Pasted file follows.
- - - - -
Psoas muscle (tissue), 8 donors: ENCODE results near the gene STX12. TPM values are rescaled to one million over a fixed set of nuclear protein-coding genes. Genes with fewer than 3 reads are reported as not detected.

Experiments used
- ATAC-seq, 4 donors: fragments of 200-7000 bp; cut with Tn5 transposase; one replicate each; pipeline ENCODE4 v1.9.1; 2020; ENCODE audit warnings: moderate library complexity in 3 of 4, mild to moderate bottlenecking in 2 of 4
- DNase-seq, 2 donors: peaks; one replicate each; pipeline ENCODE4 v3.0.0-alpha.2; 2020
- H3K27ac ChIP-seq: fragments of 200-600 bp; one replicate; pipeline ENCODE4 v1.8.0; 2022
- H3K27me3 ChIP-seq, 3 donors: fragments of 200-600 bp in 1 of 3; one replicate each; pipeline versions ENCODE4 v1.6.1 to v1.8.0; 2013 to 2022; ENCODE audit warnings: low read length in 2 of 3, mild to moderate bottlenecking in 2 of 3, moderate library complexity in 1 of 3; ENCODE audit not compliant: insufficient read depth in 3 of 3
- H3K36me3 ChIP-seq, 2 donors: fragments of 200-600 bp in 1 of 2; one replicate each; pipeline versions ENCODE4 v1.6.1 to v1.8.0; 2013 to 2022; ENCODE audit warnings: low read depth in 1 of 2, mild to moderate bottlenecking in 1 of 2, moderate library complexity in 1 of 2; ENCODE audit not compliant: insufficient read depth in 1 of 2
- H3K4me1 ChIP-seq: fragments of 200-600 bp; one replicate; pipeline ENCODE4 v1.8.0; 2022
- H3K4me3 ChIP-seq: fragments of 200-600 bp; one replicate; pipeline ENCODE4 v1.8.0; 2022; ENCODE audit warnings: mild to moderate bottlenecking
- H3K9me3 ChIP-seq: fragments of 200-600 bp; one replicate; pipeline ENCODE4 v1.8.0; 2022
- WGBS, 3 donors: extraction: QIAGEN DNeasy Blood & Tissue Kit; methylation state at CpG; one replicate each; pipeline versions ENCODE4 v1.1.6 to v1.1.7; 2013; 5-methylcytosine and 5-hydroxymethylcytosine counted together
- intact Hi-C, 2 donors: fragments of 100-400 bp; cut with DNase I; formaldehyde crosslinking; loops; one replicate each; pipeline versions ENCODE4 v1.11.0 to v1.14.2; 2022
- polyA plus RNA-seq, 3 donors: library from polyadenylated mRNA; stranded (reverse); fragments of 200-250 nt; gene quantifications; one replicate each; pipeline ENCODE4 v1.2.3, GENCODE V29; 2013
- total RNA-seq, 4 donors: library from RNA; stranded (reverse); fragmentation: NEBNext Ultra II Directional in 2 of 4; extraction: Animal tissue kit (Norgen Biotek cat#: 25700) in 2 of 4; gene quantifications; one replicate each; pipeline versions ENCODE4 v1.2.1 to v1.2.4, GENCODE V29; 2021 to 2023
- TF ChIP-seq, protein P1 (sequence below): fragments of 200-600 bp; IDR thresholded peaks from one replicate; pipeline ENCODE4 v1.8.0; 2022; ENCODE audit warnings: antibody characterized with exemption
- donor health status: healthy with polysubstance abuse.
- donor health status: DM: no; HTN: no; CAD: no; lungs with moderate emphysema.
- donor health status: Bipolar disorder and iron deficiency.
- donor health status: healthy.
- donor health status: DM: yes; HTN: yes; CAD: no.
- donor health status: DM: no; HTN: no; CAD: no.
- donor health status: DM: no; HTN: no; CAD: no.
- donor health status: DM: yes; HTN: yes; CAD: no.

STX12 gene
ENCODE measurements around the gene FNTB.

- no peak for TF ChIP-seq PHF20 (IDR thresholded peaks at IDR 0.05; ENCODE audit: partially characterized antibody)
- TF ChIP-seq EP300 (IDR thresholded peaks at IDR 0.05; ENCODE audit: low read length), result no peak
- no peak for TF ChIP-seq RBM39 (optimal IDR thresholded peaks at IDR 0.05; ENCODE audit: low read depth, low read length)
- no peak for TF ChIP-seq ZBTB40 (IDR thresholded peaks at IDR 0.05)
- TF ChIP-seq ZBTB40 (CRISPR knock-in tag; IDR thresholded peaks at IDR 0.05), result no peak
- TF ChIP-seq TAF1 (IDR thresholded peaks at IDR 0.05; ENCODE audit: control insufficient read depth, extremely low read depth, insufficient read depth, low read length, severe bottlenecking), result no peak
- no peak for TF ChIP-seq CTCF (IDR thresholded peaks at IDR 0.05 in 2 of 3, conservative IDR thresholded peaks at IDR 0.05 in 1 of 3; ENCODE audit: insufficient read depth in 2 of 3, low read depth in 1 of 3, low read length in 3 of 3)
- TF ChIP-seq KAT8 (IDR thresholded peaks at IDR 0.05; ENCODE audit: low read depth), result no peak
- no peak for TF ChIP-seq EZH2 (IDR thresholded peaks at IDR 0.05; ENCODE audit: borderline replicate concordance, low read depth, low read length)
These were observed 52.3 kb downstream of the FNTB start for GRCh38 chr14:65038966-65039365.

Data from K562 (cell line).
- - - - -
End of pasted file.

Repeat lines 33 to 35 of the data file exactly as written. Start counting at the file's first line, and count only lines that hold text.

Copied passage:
- TF ChIP-seq KAT8 (IDR thresholded peaks at IDR 0.05; ENCODE audit: low read depth), result no peak
- no peak for TF ChIP-seq EZH2 (IDR thresholded peaks at IDR 0.05; ENCODE audit: borderline replicate concordance, low read depth, low read length)
These were observed 52.3 kb downstream of the FNTB start for GRCh38 chr14:65038966-65039365.